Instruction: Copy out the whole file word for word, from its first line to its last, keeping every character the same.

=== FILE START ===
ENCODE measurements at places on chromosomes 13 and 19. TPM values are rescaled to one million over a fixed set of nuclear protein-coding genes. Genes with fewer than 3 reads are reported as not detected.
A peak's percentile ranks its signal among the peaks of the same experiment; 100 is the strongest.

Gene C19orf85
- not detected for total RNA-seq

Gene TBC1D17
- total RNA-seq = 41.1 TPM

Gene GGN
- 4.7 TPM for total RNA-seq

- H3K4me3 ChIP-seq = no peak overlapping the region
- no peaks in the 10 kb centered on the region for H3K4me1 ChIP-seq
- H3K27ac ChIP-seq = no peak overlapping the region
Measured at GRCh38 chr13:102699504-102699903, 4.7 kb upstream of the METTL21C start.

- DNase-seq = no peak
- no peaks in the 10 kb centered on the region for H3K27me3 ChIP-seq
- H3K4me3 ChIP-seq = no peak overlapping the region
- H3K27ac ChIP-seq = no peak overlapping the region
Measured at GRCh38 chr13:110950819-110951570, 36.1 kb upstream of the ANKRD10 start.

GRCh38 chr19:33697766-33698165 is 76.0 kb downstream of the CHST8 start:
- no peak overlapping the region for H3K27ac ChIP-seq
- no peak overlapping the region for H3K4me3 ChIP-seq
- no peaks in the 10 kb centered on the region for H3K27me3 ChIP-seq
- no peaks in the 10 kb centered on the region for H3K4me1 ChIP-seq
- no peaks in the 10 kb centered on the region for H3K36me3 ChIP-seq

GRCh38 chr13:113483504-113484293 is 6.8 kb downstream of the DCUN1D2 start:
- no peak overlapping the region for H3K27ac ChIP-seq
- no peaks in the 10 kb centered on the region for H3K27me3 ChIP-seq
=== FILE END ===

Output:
ENCODE measurements at places on chromosomes 13 and 19. TPM values are rescaled to one million over a fixed set of nuclear protein-coding genes. Genes with fewer than 3 reads are reported as not detected.
A peak's percentile ranks its signal among the peaks of the same experiment; 100 is the strongest.

Gene C19orf85
- not detected for total RNA-seq

Gene TBC1D17
- total RNA-seq = 41.1 TPM

Gene GGN
- 4.7 TPM for total RNA-seq

- H3K4me3 ChIP-seq = no peak overlapping the region
- no peaks in the 10 kb centered on the region for H3K4me1 ChIP-seq
- H3K27ac ChIP-seq = no peak overlapping the region
Measured at GRCh38 chr13:102699504-102699903, 4.7 kb upstream of the METTL21C start.

- DNase-seq = no peak
- no peaks in the 10 kb centered on the region for H3K27me3 ChIP-seq
- H3K4me3 ChIP-seq = no peak overlapping the region
- H3K27ac ChIP-seq = no peak overlapping the region
Measured at GRCh38 chr13:110950819-110951570, 36.1 kb upstream of the ANKRD10 start.

GRCh38 chr19:33697766-33698165 is 76.0 kb downstream of the CHST8 start:
- no peak overlapping the region for H3K27ac ChIP-seq
- no peak overlapping the region for H3K4me3 ChIP-seq
- no peaks in the 10 kb centered on the region for H3K27me3 ChIP-seq
- no peaks in the 10 kb centered on the region for H3K4me1 ChIP-seq
- no peaks in the 10 kb centered on the region for H3K36me3 ChIP-seq

GRCh38 chr13:113483504-113484293 is 6.8 kb downstream of the DCUN1D2 start:
- no peak overlapping the region for H3K27ac ChIP-seq
- no peaks in the 10 kb centered on the region for H3K27me3 ChIP-seq